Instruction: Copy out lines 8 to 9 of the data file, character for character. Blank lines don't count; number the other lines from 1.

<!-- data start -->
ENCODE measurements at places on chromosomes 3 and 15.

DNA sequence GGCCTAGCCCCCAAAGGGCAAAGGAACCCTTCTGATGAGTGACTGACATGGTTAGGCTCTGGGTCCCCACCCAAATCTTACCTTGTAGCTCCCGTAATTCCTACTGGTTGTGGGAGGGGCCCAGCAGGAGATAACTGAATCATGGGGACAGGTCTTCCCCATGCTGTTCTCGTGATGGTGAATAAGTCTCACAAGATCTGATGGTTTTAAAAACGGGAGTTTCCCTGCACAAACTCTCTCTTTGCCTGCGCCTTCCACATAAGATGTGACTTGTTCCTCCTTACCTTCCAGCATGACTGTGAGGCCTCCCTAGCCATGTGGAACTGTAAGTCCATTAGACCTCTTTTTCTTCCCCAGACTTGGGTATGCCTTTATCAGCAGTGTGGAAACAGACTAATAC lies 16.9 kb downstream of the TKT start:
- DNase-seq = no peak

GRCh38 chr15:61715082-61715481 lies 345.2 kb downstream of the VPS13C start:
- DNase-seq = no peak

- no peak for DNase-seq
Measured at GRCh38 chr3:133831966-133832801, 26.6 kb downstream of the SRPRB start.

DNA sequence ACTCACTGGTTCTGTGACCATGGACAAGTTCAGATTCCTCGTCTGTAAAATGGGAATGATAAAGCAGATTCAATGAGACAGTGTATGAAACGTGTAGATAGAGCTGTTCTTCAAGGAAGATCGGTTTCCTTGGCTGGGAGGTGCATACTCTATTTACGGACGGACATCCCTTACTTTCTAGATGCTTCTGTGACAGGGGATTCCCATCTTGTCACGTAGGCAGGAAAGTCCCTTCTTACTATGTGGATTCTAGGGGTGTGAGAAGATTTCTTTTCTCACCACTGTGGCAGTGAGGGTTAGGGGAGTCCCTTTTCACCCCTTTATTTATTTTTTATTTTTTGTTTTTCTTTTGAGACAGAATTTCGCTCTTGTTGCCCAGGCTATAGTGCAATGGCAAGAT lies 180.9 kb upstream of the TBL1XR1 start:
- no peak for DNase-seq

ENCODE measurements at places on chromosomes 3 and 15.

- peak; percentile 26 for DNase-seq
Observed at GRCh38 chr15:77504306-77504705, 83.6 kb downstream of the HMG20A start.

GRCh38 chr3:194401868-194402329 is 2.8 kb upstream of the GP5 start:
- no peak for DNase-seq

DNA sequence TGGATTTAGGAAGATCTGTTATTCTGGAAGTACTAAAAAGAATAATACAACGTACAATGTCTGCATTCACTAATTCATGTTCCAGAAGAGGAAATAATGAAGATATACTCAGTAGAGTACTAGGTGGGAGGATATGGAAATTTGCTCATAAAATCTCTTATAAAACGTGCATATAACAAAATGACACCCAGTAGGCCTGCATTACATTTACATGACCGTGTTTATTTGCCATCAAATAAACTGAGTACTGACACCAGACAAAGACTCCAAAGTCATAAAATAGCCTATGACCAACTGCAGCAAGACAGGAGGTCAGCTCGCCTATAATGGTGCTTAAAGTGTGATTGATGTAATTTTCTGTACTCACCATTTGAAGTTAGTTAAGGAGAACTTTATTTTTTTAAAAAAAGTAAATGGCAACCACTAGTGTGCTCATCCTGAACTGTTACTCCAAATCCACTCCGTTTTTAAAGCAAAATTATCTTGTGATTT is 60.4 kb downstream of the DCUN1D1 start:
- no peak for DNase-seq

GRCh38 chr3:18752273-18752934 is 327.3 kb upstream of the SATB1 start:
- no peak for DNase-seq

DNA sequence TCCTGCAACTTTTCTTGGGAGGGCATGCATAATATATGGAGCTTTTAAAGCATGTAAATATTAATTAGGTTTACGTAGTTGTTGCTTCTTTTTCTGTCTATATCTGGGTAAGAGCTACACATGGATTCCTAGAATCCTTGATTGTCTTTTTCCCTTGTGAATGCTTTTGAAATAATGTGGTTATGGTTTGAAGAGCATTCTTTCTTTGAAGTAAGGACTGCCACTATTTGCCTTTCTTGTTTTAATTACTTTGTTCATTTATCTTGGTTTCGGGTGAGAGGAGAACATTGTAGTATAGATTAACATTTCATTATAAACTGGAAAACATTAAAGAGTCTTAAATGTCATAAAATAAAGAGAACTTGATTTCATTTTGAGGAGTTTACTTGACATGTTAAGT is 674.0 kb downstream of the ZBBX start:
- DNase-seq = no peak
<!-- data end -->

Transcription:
DNA sequence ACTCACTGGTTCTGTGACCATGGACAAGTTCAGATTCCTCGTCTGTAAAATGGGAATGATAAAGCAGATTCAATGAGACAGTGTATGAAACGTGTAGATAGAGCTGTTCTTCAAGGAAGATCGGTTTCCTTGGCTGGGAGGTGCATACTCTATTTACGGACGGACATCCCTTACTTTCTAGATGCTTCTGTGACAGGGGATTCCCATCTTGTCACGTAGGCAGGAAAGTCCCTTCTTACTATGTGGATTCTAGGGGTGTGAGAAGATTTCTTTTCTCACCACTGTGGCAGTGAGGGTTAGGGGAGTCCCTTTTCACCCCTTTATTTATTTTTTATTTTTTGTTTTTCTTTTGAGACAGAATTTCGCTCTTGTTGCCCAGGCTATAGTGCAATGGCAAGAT lies 180.9 kb upstream of the TBL1XR1 start:
- no peak for DNase-seq